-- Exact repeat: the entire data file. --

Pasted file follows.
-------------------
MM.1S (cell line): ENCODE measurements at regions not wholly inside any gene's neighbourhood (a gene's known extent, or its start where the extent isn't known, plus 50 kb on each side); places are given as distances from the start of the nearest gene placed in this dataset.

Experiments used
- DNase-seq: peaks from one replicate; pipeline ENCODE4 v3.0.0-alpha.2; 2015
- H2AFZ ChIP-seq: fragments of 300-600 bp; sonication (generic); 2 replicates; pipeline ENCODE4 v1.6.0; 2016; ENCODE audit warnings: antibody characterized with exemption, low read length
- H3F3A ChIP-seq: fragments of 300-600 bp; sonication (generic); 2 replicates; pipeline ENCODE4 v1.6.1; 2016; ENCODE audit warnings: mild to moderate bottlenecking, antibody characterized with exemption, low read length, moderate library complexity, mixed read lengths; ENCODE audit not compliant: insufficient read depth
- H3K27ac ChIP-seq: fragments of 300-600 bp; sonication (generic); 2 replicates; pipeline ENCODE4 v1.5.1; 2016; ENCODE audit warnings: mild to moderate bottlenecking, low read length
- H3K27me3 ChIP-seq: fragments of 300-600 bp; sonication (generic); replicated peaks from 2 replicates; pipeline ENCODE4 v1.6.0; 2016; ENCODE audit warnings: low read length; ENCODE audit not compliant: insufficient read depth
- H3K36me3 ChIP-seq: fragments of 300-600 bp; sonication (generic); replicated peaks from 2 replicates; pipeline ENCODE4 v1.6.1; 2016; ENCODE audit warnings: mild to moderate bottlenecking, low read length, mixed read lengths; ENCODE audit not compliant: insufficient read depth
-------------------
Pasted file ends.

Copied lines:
MM.1S (cell line): ENCODE measurements at regions not wholly inside any gene's neighbourhood (a gene's known extent, or its start where the extent isn't known, plus 50 kb on each side); places are given as distances from the start of the nearest gene placed in this dataset.

Experiments used
- DNase-seq: peaks from one replicate; pipeline ENCODE4 v3.0.0-alpha.2; 2015
- H2AFZ ChIP-seq: fragments of 300-600 bp; sonication (generic); 2 replicates; pipeline ENCODE4 v1.6.0; 2016; ENCODE audit warnings: antibody characterized with exemption, low read length
- H3F3A ChIP-seq: fragments of 300-600 bp; sonication (generic); 2 replicates; pipeline ENCODE4 v1.6.1; 2016; ENCODE audit warnings: mild to moderate bottlenecking, antibody characterized with exemption, low read length, moderate library complexity, mixed read lengths; ENCODE audit not compliant: insufficient read depth
- H3K27ac ChIP-seq: fragments of 300-600 bp; sonication (generic); 2 replicates; pipeline ENCODE4 v1.5.1; 2016; ENCODE audit warnings: mild to moderate bottlenecking, low read length
- H3K27me3 ChIP-seq: fragments of 300-600 bp; sonication (generic); replicated peaks from 2 replicates; pipeline ENCODE4 v1.6.0; 2016; ENCODE audit warnings: low read length; ENCODE audit not compliant: insufficient read depth
- H3K36me3 ChIP-seq: fragments of 300-600 bp; sonication (generic); replicated peaks from 2 replicates; pipeline ENCODE4 v1.6.1; 2016; ENCODE audit warnings: mild to moderate bottlenecking, low read length, mixed read lengths; ENCODE audit not compliant: insufficient read depth